The conductive ground shell of the present invention also includes a region constructed and arranged to mate with the peripheral channel in the insulative housing of the present invention. For example, in the embodiment of FIGS. 1 and 4 the conductive ground shell 12 includes a region 84 which mates with the channel 56 of the insulative housing 10. Region 84 is located at the second end 78 of the conductive ground shell 12. Region 84 comprises a first elongated flange 86, and an opposite second elongated flange 88, constructed and arranged to extend into and mate with the first recess 64 and the opposite second recess 70 of channel 56.

In the embodiment of FIGS. 1 and 2, the insulative housing 10 comprises a third passage 90 which extends from the outer periphery of the insulative housing to the first passage 22 at the first length 18 of the insulative housing. Third passage 90 provides access to the contact 26 and cable 30 when they are inserted into the first passage 22 as described hereinafter.

The operation of the connector assembly of the present invention will now be described with reference to FIGS. 1, 2 and 4. An end 92 of the cable 30 is trimmed in a conventional manner to expose a length of the central conductor 34. Contact 26 is inserted into the first passage 22 at end 48 of the insulative housing 10 to the extent that the conductor crimping tabs 38 are visible through the third opening 90, and the prong 36 extends outwardly from the insulative housing as illustrated in FIG. 2. The end 92 of the cable 30 is inserted into the first recess 22 at end 94 of the insulative housing to the extent that the central conductor 34 overlaps the contact 26 in the vicinity of the conductor crimping tabs 38 and is visible through the third opening 90. The contact 26 is electrically and mechanically connected to the cable 30 by crimping the conductor crimping tabs 38 into engagement with the central conductor 34. To this end, a conventional crimping tool may be inserted into the third opening 90. The third opening 90 may extend completely through the insulative housing 10 such as at the reduced opening 96 to further facilitate connection of the central conductor 34 to the contact 26. The conductive ground shell 12 is mated with the insulative housing 10 by inserting the prong 36 and the end 48 of the insulative housing into the conductive ground shell at end 76 until the flange 98 at end 78 of the conductive ground shell 12 abuts end 48 of the insulative housing. Insertion of the insulative housing 10 into the conductive ground shell 12 is facilitated in the embodiment illustrated in FIG. 1 by aligning the channel 56 with the region 84 and mating the region 84 and channel 56 while sliding the insulative housing into the conductive ground shell. The conductive ground shell 12 is dimensioned such that when the flange 98 abuts end 48, the legs 80 will be positioned for insertion into respective second passages 50. To this end, the legs 80 are bent at 100 causing the length 102 of each leg 80 to be inserted into a respective second passage 50 until each leg portion 104 engages the cable 30. With reference to FIG. 5, each leg portion 104 is constructed and arranged to provide cutting surfaces 106 which penetrate the jacket 108 of the cable 30 and effect an electrical connection with the ground wire braid 32 of the cable.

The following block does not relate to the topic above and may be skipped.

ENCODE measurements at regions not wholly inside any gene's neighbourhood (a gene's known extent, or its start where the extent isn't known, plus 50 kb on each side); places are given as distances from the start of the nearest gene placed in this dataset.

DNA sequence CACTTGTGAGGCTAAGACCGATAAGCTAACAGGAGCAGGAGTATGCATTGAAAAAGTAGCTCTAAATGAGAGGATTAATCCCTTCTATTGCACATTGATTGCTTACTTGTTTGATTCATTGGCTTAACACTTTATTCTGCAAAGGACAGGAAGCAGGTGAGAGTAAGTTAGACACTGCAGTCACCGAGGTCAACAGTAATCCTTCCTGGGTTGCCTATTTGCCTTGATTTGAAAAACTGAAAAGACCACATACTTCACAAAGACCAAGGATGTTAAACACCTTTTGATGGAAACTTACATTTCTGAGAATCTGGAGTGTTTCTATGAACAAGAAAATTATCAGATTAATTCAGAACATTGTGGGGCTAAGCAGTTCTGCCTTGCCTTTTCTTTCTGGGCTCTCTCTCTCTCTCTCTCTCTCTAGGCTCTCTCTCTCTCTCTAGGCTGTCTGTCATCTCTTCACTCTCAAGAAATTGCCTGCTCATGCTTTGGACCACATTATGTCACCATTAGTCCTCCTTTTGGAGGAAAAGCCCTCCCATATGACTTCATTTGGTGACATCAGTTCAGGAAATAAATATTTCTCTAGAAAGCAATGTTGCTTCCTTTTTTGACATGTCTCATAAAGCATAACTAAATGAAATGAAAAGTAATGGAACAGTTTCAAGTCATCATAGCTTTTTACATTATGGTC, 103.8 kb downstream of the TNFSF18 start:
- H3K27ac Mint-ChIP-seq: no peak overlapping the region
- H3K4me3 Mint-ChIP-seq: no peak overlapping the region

The insulative housing of the present invention may allow for a less obtrusive mating with the conductive ground shell. For example, in the embodiment illustrated in FIGS. 1 and 2, the insulative housing 10 includes recessed areas 110 adjacent each second passage 50. The height of each recessed area 110 is substantially equal to the thickness of the conductive material from which the conductive ground shell 12 is fabricated so that the height of each recessed area 110 will be substantially equal to the thickness of the length 112 of each leg 80. In this manner, each leg 80 may be dimensioned such that upon being fully inserted into a respective second passage 50 the length 112 will be level with the periphery 52 as a result of being depressed into a recessed area 110 during the bending operation.

In order to hold the contact 26 in place once inserted into the first passage 22 of the insulative housing 10, the third passage 90 may be constructed and arranged to provide a wall 114 which may be engaged by a portion of the contact. For example, as illustrated in FIG. 2, after the contact 26 has been inserted into the first passage 22, one or more tabs 116 of the contact 26 may be bent to engage wall 114 to prevent movement of the contact 26 in the direction 14 of axis 16 away from the second length 20 of the insulative housing 10.